Relevance for Complex Systems Knowledge
The article gives an overview of how recent science curriculum standard documents from the USA, Korea, and Taiwan address the nature of STEM disciplines regarding the disciplinary aims, values, and practices. The categories can be explained as answering questions about what outcomes are expected of the activities (the purpose of the activities); what qualities are committed (logical thinking, objectivity, understanding relations, etc.); what practices are applied (observation, estimation, data collection, experimentation, etc.). The analysis of the documents was performed using keywords used as categories in the framework of family resemblance approach (FRA). The FRA enables to extract the similarities and differences of distinct disciplines as they have some common features but also demonstrate specific aspects. The authors notice that STEM disciplines are highly interrelated, and the science education is strongly related to other disciplines. This results in adjustment of scientific literacy definition with new components, such as understanding science and engineering practices, computational thinking and systems thinking, cross-disciplinary skills and competencies. In the research, technology and engineering disciplines are taken as a single field because the characteristics of these disciplines often overlap.
There are several aims, values, and practices mentioned in these documents for each discipline, but the provided information is summarized as follows. For the USA science curriculum document, the aims were defined for all three disciplines. The distinct aims of science were noted as answering questions, explaining, finding order, and others. The technology/engineering discipline is characterized by defining and solving problems whereas aim of mathematics is to represent variables and relationships. It is determined that both science and technology/engineering share the same aim of finding patterns. The Korean document is dedicated to defining the aims of science and its intersections with other disciplines. The aim of science is presented as understanding the complexity of nature and diversity, identifying problems, and exploring the causes of phenomena. It shared the aim of solving social and environmental problems and identifying common principles with technology/engineering and understanding regularity with mathematics. In the Taiwanese document, the aim of mathematics was not defined, solving environmental problems was defined as the aim of technology. The largest number of aims was defined for the science discipline, such as discovering new knowledge and problems, solve problems, understand regularity, etc. The aim of technology/engineering intersection of science was identified as meeting the human needs which can be generalized for most disciplines. The values mentioned all over the documents were focused on replicability, ethics, logical thinking, objectivity, and others for the science discipline. The value for the technology/engineering disciplines as economic feasibility was noted for the document from the USA only. Both technology/engineering and science disciplines share general values, such as compliance with the legal requirements, technical feasibility, environmental considerations. The mentioned values in the Korean document are based on the concept of the scientific leadership, which includes innovation, adventure, futuristic attitude, risking challenges, and producing values. The authors state that practice is an important component of STEM disciplines and are listed as classification, observation, and experimentation. The most elaborate list for all disciplines is provided in the USA document whereas the Korean and Taiwanese documents discuss practices specific to science without referring to its relationship to other disciplines. The documents contribute to integration of nature of science to future curricula and standards.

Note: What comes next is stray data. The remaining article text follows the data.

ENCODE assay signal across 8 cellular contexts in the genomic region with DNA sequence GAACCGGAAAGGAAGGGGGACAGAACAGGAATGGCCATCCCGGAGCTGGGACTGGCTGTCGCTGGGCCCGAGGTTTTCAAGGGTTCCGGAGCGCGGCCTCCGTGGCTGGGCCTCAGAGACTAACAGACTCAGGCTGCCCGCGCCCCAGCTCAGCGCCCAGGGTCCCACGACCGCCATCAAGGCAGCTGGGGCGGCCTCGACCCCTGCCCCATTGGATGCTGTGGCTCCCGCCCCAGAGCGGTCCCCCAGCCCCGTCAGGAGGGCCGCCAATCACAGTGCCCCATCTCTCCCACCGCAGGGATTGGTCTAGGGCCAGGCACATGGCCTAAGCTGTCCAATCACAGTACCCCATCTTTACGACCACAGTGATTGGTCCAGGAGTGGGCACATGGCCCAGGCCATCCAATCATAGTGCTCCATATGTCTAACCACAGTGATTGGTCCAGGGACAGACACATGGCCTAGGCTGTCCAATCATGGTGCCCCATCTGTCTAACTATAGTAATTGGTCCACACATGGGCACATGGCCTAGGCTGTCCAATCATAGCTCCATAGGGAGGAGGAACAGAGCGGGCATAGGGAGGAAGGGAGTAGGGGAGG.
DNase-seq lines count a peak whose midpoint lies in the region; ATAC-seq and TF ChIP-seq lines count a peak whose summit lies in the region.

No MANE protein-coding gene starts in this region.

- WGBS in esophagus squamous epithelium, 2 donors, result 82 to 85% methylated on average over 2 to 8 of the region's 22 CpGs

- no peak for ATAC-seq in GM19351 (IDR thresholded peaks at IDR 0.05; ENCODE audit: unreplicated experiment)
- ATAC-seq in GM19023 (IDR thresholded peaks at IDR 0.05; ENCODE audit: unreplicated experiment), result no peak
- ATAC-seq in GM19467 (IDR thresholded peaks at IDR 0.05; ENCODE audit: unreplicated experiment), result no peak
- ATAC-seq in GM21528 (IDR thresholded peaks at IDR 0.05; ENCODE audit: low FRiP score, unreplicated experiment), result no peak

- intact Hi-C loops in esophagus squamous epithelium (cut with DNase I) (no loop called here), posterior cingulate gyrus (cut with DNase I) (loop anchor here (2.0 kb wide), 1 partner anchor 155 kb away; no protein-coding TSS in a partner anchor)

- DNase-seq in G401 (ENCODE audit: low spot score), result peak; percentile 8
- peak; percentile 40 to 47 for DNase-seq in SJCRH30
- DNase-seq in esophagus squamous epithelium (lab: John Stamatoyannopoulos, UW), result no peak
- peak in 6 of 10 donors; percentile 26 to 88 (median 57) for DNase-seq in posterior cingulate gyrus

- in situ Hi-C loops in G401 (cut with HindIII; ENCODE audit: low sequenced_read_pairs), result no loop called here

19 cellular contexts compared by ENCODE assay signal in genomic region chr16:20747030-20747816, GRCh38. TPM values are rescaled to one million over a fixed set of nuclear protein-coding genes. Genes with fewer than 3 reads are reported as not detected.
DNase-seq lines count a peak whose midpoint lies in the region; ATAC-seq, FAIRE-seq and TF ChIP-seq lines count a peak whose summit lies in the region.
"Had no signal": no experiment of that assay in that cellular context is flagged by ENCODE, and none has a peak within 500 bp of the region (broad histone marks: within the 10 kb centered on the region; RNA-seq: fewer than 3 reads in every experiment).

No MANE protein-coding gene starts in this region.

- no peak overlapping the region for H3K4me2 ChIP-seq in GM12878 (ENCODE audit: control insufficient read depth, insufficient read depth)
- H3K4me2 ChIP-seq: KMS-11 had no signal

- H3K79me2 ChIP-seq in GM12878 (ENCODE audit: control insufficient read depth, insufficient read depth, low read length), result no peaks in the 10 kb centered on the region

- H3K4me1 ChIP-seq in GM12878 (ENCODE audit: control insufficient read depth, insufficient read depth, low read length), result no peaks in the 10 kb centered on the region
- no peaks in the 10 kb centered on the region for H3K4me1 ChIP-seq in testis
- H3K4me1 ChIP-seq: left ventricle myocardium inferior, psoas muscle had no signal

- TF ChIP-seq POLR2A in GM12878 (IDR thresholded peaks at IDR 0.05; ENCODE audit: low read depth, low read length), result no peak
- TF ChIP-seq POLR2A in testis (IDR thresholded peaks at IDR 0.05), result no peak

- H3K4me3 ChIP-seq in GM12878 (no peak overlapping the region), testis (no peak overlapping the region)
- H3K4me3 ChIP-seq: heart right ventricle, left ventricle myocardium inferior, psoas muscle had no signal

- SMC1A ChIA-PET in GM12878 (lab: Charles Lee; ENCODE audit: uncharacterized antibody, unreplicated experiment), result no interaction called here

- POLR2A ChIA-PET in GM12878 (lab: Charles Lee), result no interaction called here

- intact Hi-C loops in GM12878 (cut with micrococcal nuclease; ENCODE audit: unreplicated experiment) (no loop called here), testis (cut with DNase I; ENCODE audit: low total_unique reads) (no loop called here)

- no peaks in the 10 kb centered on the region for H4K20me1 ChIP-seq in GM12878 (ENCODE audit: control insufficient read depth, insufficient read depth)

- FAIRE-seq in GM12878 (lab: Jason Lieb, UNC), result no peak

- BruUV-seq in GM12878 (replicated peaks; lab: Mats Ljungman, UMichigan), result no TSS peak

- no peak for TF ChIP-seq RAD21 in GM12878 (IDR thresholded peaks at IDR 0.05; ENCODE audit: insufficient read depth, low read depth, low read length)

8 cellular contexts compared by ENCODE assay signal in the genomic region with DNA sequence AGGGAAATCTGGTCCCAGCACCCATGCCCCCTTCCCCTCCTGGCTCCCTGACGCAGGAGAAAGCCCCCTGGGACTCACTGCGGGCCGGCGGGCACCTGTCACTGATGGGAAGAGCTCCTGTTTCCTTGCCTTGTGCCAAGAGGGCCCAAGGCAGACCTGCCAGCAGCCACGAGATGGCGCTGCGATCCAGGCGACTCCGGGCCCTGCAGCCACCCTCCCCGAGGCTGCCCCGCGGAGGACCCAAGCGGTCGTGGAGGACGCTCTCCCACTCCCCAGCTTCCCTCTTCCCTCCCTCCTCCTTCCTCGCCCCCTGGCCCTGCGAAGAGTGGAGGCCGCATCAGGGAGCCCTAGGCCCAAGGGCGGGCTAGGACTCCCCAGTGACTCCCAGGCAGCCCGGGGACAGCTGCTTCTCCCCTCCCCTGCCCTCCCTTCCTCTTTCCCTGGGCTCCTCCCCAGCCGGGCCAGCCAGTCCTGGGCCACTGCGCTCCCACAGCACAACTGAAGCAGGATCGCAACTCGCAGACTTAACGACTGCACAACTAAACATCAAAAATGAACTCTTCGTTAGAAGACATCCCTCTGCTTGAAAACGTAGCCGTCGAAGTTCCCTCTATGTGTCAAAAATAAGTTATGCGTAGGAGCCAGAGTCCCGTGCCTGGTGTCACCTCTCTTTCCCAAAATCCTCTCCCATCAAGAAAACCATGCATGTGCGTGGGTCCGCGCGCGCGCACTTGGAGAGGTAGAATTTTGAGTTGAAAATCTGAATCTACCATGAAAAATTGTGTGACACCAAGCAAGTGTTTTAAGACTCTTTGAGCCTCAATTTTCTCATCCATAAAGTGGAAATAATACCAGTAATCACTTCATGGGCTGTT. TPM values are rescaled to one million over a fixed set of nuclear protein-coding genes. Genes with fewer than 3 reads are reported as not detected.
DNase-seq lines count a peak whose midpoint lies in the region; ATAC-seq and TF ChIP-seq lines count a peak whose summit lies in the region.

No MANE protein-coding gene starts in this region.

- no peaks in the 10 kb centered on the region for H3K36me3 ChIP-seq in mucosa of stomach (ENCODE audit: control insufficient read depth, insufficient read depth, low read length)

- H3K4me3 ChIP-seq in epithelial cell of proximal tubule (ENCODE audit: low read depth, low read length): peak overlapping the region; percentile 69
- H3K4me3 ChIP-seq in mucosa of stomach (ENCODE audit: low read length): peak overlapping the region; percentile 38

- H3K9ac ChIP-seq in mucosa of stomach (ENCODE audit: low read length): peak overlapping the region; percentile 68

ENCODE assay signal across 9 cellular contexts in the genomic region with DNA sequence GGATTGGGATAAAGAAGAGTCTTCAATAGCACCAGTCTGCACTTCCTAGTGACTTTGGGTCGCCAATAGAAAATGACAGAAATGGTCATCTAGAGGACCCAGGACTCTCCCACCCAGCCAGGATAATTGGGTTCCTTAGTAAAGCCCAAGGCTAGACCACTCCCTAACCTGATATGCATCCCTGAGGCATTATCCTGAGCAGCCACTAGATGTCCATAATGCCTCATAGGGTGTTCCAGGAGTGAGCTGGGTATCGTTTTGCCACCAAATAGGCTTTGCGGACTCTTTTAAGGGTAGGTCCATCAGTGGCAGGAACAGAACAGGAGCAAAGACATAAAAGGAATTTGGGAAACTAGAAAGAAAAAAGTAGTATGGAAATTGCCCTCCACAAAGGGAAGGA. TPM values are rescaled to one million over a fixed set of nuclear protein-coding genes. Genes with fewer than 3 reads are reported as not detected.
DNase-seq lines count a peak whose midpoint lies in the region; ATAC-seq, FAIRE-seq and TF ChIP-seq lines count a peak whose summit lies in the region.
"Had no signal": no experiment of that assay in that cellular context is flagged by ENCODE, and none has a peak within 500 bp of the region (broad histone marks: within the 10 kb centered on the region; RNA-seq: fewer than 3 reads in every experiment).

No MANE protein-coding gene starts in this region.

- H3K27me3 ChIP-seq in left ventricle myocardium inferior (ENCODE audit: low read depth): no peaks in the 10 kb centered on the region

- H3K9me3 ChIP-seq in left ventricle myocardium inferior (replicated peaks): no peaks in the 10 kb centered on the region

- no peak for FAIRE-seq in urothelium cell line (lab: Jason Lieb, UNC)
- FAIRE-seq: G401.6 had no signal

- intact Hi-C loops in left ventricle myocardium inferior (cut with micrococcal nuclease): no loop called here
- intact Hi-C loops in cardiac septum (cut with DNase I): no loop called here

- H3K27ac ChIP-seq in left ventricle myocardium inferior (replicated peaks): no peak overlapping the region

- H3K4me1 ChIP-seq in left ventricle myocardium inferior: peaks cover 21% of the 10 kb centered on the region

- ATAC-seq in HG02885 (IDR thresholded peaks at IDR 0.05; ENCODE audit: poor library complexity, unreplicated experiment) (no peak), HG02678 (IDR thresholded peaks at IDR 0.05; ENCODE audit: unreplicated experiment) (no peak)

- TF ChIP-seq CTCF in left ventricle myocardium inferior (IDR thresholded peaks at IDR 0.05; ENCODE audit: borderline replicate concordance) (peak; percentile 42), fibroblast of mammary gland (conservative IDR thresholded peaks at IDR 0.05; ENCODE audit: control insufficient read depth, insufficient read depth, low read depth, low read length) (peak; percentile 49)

The article does not discuss STEM curriculum implementation, so, the issues of gender inequality and students’ difficulties are out of the scope.